You get steak and then you get steak. The lengths a restaurant will go to to convince you that their meat is best knows no bounds. How does Brunelli’s stack up?
“Our 250g fillet steak was reared in the grassy pastures of Goblinshire and then lovingly dry aged for 124 days in an oak barrelled room. Our expert grill chef will then cook the steak to your perfection in our KickAssExpensive Cooker for you to enjoy.”
When I finally get to taste the steak, I’m left slightly puzzled and underwhelmed. Most of the time, it tastes good but the restaurant’s claims to it being the best is somewhat unfounded. The menu descriptions seem to be more of a marketing ploy than anything and I honestly wouldn’t have known any better if the steak actually came from the Tesco around the corner.
How can you tell a good steak from a bad steak? Other than the obvious signs, e.g. gristly bits and dry stringiness, after a certain quality is reached it’s hard to tell them apart. The best way to truly learn more about steak is to go to a tasting evening, much like wine tasting. What could be more enlightening than sharing an evening with a steak expert letting you taste the different cuts from different sources side-by-side? Alas, thus far I’ve missed these opportunities so am still living in ignorance.
Like wine, steak is a science in itself. The flavour outcome depends on the diet the cow was fed, its environment and activity levels, the raging process, the type of cut, seasoning, and the equipment used and the cooking process. Lastly, it depends on your preference as how you like it cooked.
We had the Ribeye Steak (9/100G€) and Chateaubriand (10/100G€). Last time, we had the T-Bone Steak. The Chateaubriand, i.e. fillet won hands down. A lot of chewing is usually associated with eating steak but this meat was as close to melt-in-the-mouth as you could get. Now I’ve eaten a lot of steak in my lifetime, but this memory will stick around for a long time.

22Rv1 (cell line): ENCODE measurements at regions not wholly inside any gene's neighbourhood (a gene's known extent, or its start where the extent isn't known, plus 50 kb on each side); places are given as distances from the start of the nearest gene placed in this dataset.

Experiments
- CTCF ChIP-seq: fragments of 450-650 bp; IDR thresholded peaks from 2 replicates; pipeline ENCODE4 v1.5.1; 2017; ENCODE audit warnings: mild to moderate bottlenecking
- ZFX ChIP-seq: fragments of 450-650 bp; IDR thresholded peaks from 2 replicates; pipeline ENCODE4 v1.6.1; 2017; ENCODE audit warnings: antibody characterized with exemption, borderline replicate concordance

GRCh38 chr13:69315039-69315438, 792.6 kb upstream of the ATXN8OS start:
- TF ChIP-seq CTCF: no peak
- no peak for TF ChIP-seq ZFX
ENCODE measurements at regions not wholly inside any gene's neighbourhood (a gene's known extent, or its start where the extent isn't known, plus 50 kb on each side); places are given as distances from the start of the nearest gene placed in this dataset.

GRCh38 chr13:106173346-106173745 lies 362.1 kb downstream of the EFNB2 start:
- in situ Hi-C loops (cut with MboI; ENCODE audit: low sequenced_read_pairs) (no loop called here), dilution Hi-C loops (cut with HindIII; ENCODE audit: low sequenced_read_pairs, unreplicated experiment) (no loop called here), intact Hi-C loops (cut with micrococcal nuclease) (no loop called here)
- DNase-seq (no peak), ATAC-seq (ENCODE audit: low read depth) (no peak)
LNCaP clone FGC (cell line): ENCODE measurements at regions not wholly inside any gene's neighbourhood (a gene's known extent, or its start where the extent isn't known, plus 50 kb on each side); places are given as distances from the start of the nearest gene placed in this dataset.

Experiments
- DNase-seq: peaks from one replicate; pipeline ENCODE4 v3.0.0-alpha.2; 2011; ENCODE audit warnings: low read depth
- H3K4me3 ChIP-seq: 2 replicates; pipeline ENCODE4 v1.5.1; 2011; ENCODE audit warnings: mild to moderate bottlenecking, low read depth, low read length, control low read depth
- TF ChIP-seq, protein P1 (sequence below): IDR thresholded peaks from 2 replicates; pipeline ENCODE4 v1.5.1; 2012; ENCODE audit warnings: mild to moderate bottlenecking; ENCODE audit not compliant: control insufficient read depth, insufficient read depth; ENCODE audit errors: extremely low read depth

As you can see, I like my steak rare, which will make most of the British population run away squealing and squirming. Tough. It was beautiful, served with roasted vegetables and chips.
Oh, and let’s not forget the starters. The Brunelli’s Salad (11.5€), a bit differently presented, was just as good as last time. The croquettes (7.5€) were positively moreish with their crunchy exteriors and comforting insides. We also had a big blob of silky smooth burrata on sautéed spinach, which was almost a meal in itself.
Everything we had was exquisite and the dessert was no different. If you really can’t decide what you want to have a dessert plate is available for 16€. That is if you still have some space left!
Looks tempting? You will have to fly to Tenerife to get here but, don’t worry, there’s plenty to see, eat and do while enjoying beautiful weather. Best of all, the Brunelli’s menu contains no pretentious descriptions of the food!
Punta Brava 38400
Puerto de la Cruz
P.S. I was a guest of Brunelli’s.
A special thanks to canarias.com for assisting with car hire that helped me to reach all my destinations in Tenerife.